Vehicular Cyclists out of the planning department

I’ve just re-read the Copenhagenize post on so-called ‘vehicular cyclists‘, the American cycling sect that fights any bicycle infrastructure that could make bicycles a normal and safe way of getting around town, based on a groundless belief that such infrastructure is dangerous (almost certainly a selfish cover story for not wanting granny and the kids to obstruct their ‘right to ride’ bloody fast).

Then it dawned on me that, in the English-speaking world most transport planners are also vehicular cyclists. The mindset is there, even if the 10-gram-90-speed bicycle and the lycra permaskin aren’t. The New Zealand Road Code and UK Highway Code both treat bicycles as ‘vehicles’ which as vehicles must therefore share the road, where all ‘vehicles’ belong.

Try this at home: Find pictures of a car, a truck, a bus and a bicycle. Show them to a 5-year-old and ask them which is the odd one out.

vehicle (n.): a machine usually with wheels and an engine, which is used for transporting people or goods on land, especially on roads

-Cambridge English Dictionary

Spot the odd one out.

Spot the odd one out. Can you?

Am I the only one who finds bizarre the whole idea of lumping bicycles with cars, trucks and buses? If bicycles are vehicles (and therefore must share the road), in what way are unicycles, wheelchairs, kick-scooters and skateboards not ‘vehicles’? And running shoes?

A bicycle has this in common with all of these: none should be forced to travel among motor vehicles.

Share the Road? Based on what logic?

All places where bicycles are treated (not as vehicles but) as slightly faster pedestrians, riding a bicycle is a safe and normal thing to do.

In the Netherlands, many parts of Germany, and (still) many parts of China, you have:

bicycle paths that follow pedestrian paths, safely separated so bicycles don’t have to share the road with dangerous motor vehicles. (And pedestrianised city centres where people on foot and on bikes mix carefully and respectfully.) Streets in living areas are dead-end and narrow, discouraging motor vehicles and making it safe for people on foot or bicycle.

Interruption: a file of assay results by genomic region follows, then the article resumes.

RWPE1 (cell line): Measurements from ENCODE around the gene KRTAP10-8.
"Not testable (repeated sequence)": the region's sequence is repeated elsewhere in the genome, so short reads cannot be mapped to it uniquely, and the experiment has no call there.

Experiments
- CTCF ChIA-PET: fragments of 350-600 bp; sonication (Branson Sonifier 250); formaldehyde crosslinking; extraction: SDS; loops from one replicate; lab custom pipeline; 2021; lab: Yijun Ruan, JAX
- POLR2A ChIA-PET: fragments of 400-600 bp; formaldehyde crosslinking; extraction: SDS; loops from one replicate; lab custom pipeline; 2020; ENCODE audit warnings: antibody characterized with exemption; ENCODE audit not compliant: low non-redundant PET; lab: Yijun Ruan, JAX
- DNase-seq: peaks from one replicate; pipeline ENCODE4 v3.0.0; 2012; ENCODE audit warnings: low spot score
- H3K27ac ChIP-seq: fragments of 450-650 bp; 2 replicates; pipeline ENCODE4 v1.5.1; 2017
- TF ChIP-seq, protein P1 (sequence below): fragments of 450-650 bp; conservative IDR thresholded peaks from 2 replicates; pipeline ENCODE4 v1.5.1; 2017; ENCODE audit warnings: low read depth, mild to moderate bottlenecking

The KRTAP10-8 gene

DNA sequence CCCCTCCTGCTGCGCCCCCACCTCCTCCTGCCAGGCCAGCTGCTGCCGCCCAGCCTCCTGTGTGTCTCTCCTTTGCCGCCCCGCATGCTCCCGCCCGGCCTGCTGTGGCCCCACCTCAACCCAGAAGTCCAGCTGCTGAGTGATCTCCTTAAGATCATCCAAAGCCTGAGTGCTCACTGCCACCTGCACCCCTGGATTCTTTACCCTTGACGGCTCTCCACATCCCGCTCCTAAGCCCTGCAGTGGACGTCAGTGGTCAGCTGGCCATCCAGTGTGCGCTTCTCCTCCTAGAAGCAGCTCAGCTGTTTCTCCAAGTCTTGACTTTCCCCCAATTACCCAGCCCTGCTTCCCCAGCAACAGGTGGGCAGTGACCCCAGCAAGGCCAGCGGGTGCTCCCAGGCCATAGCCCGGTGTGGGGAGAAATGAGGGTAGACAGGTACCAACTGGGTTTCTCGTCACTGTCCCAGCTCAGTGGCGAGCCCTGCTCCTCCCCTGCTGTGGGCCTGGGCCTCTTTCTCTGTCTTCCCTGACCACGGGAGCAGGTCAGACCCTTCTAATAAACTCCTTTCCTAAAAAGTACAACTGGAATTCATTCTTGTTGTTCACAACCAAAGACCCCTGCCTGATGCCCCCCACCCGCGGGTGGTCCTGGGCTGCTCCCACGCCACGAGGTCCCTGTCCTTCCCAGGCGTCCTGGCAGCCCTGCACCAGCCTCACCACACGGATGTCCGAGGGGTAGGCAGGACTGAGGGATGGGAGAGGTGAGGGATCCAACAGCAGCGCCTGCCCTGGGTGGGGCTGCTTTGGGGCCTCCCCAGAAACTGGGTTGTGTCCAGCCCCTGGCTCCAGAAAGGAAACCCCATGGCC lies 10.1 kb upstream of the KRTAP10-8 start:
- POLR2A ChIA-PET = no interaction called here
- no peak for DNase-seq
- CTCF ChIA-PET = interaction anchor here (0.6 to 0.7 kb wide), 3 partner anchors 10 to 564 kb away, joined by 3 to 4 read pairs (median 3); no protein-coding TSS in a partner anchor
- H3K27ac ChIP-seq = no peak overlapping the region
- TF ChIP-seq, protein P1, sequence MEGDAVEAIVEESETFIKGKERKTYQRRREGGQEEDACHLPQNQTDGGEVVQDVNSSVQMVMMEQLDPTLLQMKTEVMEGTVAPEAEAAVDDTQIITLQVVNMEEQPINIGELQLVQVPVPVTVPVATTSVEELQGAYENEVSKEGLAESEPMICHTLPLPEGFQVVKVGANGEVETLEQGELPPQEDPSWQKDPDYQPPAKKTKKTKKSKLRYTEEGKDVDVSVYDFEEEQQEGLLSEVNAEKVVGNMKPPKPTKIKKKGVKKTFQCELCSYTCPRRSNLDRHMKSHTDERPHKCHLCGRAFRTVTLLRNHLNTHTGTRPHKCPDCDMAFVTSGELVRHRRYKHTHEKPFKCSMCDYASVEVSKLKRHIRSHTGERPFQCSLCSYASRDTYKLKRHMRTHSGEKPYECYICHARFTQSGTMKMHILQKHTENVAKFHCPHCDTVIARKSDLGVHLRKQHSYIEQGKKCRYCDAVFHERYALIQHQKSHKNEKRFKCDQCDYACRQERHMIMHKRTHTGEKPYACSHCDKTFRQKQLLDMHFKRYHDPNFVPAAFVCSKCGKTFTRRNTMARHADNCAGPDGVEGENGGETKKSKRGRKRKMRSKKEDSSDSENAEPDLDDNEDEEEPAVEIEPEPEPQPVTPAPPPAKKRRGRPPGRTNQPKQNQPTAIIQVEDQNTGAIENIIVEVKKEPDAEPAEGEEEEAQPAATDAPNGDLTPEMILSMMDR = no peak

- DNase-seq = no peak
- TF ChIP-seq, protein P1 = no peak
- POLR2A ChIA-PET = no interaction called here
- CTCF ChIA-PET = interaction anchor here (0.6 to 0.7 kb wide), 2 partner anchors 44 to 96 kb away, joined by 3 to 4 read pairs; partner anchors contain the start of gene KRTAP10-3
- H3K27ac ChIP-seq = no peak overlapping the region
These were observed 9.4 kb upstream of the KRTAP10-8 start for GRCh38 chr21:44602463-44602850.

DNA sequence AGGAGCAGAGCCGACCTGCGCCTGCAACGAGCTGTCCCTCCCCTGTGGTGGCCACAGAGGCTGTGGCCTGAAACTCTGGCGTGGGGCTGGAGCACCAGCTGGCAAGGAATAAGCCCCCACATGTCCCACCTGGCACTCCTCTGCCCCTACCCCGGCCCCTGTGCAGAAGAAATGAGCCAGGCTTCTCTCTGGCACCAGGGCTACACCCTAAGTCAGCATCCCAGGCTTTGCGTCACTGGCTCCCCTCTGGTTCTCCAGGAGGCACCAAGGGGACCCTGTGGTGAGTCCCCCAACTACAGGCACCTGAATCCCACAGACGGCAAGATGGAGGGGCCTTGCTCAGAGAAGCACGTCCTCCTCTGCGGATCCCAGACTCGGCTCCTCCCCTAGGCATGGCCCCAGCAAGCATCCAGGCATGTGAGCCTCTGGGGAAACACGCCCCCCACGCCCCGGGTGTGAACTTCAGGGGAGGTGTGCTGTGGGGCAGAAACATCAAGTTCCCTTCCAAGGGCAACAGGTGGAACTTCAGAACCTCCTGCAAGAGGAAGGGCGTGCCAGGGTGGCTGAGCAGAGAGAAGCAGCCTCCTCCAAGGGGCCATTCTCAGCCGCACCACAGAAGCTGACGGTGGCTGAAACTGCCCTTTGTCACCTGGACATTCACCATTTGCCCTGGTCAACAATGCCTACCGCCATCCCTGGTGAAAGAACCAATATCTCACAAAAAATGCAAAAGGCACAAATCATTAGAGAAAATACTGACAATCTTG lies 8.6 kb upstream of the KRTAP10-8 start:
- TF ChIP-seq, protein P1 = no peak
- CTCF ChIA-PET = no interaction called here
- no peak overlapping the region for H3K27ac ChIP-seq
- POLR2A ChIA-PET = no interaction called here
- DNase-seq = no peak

In Japan, you have:

bicyclists who largely ride on pedestrian paths and side streets, safely away from motor vehicles. Streets in living areas are very narrow, so motor vehicles are not able to move quickly, making it safe for people on foot or bicycle.


Quit it with the ‘vehicle’ lumping and give people safe infrastructure.


6 thoughts on “Vehicular Cyclists out of the planning department

  1. I strongly disagree with the “vehicular cycling” approach, but I have the same feeling about putting cyclists on sidewalks : this is probably the best thing to do if you want pedestrians to hate cyclists !

  2. It’s not ideal to put bike riders on the sidewalk. I’ve seen it work well in Japan because the riders are invariably slow, ring their bells whenever they’re coming up behind a walker, and give way at all times to pedestrians; and also because Japanese pedestrians are totally used to looking out for bikes because most of them ride bikes for some trips too.

    A better solution, even on many routes in Japan, would be to install quality cycle paths.

  3. Cyclists should be allowed to ride on the footpath in every country or state! Cyclists should give way to pedestrians and pedestrians should keep out of the way of cyclists. All bicycles should have a bell and a spring seat.
    There is no substitute for a spring seat.
    Pushbike helmet laws have put a curse on Australia and New Zealand.

  4. Cyclists should not be forced to share the road with motor vehicles!
    I often ride on the footpath!

Leave a Reply

Fill in your details below or click an icon to log in: Logo

You are commenting using your account. Log Out /  Change )

Google+ photo

You are commenting using your Google+ account. Log Out /  Change )

Twitter picture

You are commenting using your Twitter account. Log Out /  Change )

Facebook photo

You are commenting using your Facebook account. Log Out /  Change )


Connecting to %s